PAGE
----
The court charged the jury to render a verdict finding the car guilty overruling a motion of the Grant Company to direct a verdict for it on the grounds: (1) That section 3450, U. S. R. S., was in violation of article 5 of Amendments of the Constitution of the United States, in that it deprived the Grant Company of its property without due process of law. (2) That the section was not to be construed to forfeit the title of a third party entirely innocent of wrongdoing, and that the proper construction of the section was that it contemplated forfeiting only the interest or title of the wrongdoer. (3) That the title reserved by the company for the balance of the purchase money had never been divested, and therefore, could not be condemned, and that only the interest of Thompson and Lamb could be condemned.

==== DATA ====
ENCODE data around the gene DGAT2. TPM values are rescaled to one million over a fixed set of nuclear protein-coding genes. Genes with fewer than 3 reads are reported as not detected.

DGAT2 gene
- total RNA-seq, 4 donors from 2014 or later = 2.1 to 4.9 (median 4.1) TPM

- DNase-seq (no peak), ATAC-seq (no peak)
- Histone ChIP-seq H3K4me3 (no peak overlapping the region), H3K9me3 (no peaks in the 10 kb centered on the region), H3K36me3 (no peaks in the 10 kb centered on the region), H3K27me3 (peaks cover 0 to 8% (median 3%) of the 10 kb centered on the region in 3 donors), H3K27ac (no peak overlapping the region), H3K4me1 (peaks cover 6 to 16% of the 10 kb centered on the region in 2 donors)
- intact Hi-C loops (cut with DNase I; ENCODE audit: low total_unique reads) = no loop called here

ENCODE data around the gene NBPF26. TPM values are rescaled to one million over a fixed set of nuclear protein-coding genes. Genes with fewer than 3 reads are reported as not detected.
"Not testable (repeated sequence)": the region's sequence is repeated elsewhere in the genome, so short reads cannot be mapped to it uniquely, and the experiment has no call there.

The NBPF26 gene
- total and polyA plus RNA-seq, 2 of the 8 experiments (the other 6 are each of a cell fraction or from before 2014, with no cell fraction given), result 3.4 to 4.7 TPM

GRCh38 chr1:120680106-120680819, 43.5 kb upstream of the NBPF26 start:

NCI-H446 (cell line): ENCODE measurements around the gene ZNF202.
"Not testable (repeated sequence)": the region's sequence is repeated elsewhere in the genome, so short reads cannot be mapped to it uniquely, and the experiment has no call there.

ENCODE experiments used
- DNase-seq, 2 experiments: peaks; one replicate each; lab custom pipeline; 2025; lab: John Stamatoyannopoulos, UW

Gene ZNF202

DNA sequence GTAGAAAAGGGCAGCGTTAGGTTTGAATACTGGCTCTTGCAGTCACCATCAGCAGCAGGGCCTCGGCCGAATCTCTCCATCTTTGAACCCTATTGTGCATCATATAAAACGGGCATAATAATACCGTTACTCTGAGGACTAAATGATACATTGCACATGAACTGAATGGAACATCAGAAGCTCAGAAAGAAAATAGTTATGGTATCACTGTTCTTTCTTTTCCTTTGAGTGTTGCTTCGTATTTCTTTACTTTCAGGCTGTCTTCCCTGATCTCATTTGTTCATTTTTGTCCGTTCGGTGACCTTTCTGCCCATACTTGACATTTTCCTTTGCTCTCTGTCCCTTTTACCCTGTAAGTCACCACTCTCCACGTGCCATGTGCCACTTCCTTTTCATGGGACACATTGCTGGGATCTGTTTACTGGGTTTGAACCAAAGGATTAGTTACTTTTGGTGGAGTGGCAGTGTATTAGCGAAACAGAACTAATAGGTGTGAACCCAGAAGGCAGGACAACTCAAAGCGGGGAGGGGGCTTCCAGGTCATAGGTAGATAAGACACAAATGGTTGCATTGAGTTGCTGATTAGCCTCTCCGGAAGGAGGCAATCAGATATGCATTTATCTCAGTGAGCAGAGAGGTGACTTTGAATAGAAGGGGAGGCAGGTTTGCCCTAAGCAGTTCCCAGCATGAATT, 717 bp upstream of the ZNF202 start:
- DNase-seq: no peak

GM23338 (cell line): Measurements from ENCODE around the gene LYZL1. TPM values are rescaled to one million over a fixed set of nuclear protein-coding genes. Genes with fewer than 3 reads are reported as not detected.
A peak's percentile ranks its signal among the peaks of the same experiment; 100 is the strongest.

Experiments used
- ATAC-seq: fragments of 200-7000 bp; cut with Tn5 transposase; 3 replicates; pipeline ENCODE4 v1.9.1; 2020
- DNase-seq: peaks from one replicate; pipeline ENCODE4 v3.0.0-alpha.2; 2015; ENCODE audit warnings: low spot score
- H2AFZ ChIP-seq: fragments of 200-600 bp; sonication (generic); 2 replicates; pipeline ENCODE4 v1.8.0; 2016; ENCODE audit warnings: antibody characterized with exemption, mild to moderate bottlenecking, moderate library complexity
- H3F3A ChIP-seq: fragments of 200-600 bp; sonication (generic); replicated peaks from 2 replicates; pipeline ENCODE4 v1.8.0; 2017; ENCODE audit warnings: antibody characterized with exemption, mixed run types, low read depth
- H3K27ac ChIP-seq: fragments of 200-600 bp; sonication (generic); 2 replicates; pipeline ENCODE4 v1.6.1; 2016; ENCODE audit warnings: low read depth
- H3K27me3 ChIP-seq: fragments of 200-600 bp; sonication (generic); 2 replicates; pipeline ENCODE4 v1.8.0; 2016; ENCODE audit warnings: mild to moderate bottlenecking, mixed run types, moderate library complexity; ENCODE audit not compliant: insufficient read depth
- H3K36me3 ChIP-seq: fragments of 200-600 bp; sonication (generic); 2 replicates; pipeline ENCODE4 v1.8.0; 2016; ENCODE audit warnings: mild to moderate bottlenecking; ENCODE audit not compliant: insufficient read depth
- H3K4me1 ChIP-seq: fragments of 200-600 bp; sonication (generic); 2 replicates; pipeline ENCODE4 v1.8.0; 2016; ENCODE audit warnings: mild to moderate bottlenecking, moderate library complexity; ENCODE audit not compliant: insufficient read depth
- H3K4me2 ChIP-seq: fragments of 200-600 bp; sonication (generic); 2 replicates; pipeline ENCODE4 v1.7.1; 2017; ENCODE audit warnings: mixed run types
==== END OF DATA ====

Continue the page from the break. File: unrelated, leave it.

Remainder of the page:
The jury found the car guilty and in pursuance of the verdict a judgment of condemnation and forfeiture was entered, but as a bond with security had been given for the car, it was adjudged that the United States recover from the Grant Company as principal and J. W. Goldsmith, Jr ., as security, the principal sum of $800 and costs. Execution was awarded accordingly.
Motion for a new trial was denied, and this writ of error was then prosecuted.
This statement indicates the questions in the case and, as we have seen, involves the construction of section 3450 and [254 U.S. 505, 510] its unconstitutionality if it be not construed as contended by the Grant Company.